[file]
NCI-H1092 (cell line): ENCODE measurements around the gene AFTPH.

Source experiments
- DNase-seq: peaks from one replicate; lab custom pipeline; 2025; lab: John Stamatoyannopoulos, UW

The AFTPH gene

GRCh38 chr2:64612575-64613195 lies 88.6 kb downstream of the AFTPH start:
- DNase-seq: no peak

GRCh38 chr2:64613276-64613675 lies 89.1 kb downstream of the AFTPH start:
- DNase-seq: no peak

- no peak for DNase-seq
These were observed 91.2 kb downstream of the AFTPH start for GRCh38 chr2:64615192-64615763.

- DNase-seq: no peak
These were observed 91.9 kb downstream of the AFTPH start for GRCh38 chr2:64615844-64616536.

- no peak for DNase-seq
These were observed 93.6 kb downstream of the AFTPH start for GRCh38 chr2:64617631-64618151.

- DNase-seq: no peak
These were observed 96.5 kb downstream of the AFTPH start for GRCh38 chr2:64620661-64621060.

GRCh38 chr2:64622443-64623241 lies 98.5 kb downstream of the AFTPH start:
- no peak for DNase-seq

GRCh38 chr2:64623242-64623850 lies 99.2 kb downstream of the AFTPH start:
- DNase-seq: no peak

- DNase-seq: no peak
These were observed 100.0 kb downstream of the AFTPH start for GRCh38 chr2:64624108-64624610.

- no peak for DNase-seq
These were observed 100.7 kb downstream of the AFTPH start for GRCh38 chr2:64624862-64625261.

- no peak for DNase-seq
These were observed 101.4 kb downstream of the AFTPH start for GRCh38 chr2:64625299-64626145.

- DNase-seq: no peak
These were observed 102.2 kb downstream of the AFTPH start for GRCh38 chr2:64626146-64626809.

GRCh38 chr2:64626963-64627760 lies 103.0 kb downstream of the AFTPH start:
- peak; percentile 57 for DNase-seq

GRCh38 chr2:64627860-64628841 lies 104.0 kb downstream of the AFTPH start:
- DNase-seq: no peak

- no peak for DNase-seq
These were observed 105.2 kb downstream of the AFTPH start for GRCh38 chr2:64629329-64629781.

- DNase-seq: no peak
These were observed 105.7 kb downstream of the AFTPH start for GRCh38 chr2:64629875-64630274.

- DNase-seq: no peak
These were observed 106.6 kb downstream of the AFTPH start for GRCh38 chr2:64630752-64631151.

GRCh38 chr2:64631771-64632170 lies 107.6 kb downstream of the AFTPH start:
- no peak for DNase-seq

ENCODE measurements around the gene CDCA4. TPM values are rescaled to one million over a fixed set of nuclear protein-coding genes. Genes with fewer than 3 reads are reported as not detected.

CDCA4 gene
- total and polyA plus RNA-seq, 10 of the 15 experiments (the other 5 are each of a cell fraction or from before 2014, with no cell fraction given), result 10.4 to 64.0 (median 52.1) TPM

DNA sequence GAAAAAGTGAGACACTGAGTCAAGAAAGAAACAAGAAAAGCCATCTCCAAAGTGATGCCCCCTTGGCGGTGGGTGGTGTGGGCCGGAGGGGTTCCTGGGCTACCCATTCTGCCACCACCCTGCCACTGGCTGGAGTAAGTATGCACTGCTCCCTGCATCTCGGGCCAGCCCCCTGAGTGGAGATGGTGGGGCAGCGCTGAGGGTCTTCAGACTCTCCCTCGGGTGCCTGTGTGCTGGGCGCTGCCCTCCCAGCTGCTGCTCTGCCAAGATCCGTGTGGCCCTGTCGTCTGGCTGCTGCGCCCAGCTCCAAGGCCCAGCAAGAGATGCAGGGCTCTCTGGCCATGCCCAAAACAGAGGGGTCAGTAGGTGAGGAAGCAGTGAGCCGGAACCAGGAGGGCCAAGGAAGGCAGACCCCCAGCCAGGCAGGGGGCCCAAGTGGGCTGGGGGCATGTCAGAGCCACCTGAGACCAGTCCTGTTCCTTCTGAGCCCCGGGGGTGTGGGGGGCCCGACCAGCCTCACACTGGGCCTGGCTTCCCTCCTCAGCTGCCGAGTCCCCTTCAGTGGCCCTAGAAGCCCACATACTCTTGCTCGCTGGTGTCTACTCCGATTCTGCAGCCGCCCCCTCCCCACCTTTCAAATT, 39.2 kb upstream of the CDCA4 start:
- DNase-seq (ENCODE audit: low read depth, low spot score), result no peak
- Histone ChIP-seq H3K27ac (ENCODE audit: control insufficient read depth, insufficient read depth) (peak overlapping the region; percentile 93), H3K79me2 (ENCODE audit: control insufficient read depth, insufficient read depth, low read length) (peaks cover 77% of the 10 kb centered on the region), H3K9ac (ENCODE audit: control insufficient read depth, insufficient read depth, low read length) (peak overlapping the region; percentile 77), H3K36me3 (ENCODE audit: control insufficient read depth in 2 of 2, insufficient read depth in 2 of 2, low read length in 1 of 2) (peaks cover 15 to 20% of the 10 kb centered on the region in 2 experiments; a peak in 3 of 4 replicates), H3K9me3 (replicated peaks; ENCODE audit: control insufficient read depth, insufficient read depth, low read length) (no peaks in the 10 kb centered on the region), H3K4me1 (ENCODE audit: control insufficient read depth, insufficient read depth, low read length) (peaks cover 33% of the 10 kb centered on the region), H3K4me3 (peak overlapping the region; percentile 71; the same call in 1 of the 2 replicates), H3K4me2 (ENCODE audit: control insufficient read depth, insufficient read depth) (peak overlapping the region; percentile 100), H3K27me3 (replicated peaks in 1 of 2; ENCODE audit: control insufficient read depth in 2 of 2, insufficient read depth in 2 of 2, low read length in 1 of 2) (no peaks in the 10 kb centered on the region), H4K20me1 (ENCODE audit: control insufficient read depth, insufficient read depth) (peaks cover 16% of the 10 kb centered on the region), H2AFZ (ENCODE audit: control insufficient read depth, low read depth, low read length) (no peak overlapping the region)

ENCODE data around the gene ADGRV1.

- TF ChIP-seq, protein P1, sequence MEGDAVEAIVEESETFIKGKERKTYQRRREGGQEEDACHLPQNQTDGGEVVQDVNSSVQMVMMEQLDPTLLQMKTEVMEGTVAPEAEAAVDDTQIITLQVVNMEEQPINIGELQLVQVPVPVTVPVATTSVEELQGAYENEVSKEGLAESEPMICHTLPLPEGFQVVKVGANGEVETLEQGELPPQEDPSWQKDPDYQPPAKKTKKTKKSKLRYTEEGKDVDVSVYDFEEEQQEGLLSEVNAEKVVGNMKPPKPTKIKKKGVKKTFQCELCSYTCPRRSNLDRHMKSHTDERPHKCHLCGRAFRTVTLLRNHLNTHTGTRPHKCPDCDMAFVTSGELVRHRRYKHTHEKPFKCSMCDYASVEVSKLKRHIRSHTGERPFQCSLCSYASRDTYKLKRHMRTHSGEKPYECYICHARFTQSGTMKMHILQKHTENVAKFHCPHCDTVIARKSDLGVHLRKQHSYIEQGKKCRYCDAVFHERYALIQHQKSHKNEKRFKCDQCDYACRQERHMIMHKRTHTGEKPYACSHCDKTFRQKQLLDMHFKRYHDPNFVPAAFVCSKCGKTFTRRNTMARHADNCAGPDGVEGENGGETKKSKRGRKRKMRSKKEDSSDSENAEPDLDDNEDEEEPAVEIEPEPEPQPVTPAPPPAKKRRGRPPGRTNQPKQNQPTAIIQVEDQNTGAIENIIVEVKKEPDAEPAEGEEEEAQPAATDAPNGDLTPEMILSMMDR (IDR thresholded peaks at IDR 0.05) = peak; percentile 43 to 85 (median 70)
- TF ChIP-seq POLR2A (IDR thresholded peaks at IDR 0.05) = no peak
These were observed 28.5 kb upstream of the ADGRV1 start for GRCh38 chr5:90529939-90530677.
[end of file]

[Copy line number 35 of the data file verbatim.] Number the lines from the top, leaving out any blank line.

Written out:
- DNase-seq: no peak